Nanosphere lithography (NSL) is a widely used and convenient technique for large-area patterning of solid surfaces with periodic arrays of nano-features. In NSL a mono- or doublelayer of hexagonally close-packed nanospheres from a colloidal suspension is used as a shadow mask in order to modify the substrate underneath at the openings between each triple of spheres. This can be done by either removing or depositing material, using a big variety of materials combinations, mask opening shape modifications and materials deposition or removal techniques in order to tailor surface nanopatterns.
Among the techniques applied to obtain the nanosphere mono- or double-layer masks, methods based on the convective self-assembly are most important. Convective self-assembly (CSA) of colloidal nanospheres into ordered thin sphere layers takes place at the solid-liquid-gas triple phase boundary of a drying droplet of a colloidal suspension on a solid substrate surface by evaporation of the liquid phase. CSA happens at the triple-phase boundary of any drying droplet as well as during dip coating or when a droplet is moved across a surface using a doctor blade.
Since the latter technique is particularly useful for creating nanomasks, the transport processes occurring in a colloidal suspension droplet pulled by a doctor blade were analyzed for the first time numerically. Both the in-plane and the out-of-plane arrangement of spheres are studied as a function of experimental conditions such as the doctor blade velocity (triple phase boundary velocity), suspension evaporation flux, colloidal particle concentration, colloidal sphere size fluctuations, variations of the flux direction and the presence and crystallographic orientation of nuclei at which the 2d growth of a colloidal mask can start. The resulting arrangements of colloidal spheres are statistically evaluated using Delaunay triangulation procedures.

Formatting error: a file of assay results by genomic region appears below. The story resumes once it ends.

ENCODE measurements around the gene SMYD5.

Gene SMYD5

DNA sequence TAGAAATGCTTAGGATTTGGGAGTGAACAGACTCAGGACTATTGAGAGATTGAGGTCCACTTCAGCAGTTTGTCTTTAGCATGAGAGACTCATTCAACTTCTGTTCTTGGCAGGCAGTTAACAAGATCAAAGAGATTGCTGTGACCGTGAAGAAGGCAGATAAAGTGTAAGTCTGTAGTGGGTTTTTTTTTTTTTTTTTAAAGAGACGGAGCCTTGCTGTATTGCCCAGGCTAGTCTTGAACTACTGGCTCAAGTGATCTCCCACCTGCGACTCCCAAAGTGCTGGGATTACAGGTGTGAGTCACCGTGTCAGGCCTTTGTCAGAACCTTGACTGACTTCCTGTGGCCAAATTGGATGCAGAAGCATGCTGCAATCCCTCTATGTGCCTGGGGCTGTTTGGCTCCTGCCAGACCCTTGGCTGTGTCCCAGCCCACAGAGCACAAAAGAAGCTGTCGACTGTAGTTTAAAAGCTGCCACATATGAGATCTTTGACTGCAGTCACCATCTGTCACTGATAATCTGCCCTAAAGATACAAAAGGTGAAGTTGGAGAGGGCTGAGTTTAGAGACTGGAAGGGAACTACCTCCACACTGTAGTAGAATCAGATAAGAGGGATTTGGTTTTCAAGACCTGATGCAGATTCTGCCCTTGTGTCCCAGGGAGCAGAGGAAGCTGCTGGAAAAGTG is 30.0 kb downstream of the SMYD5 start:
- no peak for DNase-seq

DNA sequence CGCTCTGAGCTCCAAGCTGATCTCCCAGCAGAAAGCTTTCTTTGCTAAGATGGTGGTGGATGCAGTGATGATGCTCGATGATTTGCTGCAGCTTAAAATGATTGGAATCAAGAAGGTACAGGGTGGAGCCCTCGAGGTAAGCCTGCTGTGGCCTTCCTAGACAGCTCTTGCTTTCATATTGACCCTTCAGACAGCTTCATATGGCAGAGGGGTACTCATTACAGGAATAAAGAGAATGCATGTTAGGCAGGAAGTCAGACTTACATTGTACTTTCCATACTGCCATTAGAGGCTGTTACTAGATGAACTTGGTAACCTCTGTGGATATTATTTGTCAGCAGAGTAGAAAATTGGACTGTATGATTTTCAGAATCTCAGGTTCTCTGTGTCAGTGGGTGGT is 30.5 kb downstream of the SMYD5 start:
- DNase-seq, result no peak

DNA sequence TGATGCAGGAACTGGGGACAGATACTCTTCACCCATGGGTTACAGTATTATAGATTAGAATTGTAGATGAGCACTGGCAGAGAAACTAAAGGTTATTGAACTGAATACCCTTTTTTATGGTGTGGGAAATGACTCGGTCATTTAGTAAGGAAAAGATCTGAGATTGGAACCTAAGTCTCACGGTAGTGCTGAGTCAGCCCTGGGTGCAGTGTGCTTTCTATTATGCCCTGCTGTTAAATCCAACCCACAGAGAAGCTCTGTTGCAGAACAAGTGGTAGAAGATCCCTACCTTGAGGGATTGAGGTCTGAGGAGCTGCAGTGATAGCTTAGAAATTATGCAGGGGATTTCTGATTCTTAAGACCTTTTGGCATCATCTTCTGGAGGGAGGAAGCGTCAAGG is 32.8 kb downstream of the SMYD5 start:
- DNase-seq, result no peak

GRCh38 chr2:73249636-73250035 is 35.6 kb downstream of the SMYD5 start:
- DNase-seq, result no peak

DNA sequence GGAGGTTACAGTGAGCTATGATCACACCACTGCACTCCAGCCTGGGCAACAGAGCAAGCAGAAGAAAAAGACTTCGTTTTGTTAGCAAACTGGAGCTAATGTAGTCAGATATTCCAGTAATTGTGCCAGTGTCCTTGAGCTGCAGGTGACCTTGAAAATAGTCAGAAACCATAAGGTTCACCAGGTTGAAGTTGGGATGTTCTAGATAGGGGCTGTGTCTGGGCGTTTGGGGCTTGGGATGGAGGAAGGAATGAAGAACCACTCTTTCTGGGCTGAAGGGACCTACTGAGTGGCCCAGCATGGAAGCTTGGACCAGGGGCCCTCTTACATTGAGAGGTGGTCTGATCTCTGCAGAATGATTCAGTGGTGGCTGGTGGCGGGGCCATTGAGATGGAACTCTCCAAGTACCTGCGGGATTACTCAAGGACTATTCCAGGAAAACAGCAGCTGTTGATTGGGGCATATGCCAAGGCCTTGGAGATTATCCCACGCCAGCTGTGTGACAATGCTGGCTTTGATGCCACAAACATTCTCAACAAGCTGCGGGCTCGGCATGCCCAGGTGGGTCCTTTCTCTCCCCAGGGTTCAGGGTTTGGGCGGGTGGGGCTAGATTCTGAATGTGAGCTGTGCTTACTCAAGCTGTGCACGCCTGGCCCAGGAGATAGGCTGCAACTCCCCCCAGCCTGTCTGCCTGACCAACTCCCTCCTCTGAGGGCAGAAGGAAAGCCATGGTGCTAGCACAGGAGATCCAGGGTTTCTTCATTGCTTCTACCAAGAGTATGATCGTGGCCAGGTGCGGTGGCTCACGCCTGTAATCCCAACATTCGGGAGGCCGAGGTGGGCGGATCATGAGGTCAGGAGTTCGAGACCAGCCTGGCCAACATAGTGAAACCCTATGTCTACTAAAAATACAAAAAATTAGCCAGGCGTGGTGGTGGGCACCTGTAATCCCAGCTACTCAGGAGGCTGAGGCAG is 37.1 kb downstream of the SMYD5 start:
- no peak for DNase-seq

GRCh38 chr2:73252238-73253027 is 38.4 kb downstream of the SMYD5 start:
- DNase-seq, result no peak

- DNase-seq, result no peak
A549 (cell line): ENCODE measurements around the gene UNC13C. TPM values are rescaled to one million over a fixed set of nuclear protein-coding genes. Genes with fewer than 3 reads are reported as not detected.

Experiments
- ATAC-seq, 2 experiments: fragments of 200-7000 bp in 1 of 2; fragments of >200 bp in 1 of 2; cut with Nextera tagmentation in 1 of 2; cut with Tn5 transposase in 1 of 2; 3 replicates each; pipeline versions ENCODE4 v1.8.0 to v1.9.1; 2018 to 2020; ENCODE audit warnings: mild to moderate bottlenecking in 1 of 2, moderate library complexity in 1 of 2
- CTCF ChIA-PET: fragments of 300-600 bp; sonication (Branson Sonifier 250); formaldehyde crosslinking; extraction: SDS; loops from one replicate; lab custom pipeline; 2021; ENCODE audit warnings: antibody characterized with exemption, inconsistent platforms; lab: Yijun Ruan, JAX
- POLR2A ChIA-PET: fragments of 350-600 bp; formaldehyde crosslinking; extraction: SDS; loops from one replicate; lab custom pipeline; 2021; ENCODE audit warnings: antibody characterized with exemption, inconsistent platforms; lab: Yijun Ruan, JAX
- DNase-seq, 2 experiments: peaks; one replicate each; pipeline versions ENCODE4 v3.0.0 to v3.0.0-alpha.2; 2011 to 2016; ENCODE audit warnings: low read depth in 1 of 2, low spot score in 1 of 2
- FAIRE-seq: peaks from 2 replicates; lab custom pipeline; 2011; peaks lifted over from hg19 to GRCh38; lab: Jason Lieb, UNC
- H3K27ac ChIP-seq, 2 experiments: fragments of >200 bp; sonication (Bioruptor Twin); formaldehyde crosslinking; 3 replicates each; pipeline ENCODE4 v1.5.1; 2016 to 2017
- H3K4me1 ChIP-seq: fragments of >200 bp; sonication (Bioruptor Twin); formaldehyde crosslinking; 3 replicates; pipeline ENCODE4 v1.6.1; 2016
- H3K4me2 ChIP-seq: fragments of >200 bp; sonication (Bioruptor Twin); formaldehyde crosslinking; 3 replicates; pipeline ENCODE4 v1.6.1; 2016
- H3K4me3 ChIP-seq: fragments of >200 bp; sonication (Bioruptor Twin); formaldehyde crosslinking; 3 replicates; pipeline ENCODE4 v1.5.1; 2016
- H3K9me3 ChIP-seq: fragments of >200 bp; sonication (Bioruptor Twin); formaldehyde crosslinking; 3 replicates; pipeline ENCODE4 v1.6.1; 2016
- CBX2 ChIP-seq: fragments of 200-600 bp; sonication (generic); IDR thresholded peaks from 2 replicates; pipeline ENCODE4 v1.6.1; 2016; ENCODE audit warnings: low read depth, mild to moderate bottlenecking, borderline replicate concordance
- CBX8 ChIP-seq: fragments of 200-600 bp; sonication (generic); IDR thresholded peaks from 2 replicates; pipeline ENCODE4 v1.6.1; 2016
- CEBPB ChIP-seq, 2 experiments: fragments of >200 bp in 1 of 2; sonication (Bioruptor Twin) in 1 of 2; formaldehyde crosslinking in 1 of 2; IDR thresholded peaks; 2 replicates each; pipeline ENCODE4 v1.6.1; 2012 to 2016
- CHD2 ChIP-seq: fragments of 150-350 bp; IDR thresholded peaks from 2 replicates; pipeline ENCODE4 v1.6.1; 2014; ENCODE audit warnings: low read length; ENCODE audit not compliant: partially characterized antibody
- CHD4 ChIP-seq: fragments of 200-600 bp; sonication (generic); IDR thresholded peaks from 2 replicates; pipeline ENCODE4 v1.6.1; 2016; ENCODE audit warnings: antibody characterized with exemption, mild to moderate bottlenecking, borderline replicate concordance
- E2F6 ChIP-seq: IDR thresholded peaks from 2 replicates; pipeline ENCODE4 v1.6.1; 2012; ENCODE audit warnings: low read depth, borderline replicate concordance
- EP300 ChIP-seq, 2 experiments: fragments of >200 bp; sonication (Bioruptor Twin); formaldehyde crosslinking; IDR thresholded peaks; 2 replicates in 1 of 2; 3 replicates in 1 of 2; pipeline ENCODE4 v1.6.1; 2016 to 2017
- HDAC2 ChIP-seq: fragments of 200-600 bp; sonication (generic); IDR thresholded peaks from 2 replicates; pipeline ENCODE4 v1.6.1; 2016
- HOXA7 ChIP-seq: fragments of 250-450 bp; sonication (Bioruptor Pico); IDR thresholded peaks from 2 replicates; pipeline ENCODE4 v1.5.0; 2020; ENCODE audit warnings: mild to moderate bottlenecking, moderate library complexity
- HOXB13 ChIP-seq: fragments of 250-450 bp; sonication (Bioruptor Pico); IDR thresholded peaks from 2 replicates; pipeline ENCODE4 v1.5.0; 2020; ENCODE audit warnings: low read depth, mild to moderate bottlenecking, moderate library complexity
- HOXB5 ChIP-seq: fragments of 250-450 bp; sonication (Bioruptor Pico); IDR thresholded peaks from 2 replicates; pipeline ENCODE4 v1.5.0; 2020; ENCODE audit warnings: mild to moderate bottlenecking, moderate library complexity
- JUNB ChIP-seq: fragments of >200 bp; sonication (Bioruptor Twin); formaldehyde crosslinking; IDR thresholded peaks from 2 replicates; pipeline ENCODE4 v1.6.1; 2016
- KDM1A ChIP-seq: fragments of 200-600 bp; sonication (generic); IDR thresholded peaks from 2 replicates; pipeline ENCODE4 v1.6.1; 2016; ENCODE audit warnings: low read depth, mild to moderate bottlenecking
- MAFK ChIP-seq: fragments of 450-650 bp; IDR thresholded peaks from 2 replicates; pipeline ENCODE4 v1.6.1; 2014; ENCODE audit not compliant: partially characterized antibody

The simulations reproduce well experimentally observable stripe patterns of mono- and double-layer areas and a method is derived to suppress double-layer formation. Grain boundaries in the 2d sphere monolayers are found parallel to the doctor blade direction of motion as in corresponding experiments using polystyrene spheres. In addition the simulations reveal that a certain finite width of the particle size distribution is beneficial for the crystalline quality of a monolayer mask. The simulations allow to identify stable and less stable growth directions on seed monolayers. Last but not least the mechanism of vacancy formation in monolayer sphere masks can be observed in the simulations. It is expected that the simulation results will largely contribute to bring the convective self-assembly of colloidal nanomasks to perfection.